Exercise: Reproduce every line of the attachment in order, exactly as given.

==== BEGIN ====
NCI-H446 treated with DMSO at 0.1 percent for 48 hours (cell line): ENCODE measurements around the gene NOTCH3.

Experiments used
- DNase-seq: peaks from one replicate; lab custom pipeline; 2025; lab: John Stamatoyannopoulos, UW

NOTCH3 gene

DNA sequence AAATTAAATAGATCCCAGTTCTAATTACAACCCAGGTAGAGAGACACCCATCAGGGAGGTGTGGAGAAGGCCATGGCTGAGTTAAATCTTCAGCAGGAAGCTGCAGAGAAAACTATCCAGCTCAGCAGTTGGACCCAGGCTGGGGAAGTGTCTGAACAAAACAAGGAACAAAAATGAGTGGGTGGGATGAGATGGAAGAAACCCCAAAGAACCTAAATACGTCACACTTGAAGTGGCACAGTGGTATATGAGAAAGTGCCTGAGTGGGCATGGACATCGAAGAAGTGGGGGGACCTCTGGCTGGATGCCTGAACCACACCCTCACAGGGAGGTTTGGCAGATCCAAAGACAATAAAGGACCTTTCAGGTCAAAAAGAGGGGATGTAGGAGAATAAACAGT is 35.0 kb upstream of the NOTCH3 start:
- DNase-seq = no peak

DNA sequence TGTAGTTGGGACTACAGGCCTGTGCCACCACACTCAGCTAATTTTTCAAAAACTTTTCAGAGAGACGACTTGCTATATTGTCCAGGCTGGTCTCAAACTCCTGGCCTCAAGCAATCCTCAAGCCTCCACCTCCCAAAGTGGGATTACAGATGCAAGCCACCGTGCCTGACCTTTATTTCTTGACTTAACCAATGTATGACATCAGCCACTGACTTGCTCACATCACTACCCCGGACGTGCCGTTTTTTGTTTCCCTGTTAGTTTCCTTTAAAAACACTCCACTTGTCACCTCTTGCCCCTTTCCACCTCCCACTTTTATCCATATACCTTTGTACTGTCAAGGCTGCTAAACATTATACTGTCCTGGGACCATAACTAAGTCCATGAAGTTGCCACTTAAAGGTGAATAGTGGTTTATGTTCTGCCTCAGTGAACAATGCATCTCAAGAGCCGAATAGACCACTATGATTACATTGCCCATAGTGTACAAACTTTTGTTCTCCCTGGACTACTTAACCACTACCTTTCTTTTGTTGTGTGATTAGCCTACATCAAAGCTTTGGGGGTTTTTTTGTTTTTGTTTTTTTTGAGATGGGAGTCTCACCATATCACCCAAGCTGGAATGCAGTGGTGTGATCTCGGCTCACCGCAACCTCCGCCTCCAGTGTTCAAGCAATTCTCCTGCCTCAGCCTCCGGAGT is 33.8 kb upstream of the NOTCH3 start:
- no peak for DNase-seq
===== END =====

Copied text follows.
NCI-H446 treated with DMSO at 0.1 percent for 48 hours (cell line): ENCODE measurements around the gene NOTCH3.

Experiments used
- DNase-seq: peaks from one replicate; lab custom pipeline; 2025; lab: John Stamatoyannopoulos, UW

NOTCH3 gene

DNA sequence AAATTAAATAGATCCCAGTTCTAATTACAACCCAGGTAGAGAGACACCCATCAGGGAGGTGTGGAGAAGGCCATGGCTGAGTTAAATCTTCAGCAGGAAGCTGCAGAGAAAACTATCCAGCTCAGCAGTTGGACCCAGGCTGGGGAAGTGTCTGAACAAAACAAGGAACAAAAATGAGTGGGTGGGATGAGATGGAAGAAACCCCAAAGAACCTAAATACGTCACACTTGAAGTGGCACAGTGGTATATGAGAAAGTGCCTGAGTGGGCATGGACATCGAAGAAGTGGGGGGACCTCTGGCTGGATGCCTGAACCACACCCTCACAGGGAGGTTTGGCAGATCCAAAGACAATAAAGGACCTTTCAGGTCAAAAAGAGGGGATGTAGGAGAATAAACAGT is 35.0 kb upstream of the NOTCH3 start:
- DNase-seq = no peak

DNA sequence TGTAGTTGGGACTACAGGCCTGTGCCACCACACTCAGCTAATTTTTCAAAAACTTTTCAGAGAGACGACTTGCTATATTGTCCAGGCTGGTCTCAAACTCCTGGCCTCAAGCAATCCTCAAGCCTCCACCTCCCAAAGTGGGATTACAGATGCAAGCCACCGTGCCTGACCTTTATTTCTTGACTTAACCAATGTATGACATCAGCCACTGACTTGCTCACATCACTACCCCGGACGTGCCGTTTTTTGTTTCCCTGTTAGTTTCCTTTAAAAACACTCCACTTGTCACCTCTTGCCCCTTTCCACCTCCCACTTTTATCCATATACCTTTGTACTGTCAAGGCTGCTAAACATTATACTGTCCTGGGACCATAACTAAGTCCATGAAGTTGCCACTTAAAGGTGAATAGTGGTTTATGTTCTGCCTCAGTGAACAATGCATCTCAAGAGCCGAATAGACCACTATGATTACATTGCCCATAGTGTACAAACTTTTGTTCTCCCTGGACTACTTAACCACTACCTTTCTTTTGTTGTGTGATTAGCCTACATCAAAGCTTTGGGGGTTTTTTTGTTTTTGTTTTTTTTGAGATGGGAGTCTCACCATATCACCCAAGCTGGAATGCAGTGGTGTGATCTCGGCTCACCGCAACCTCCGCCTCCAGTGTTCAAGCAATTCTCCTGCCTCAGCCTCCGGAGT is 33.8 kb upstream of the NOTCH3 start:
- no peak for DNase-seq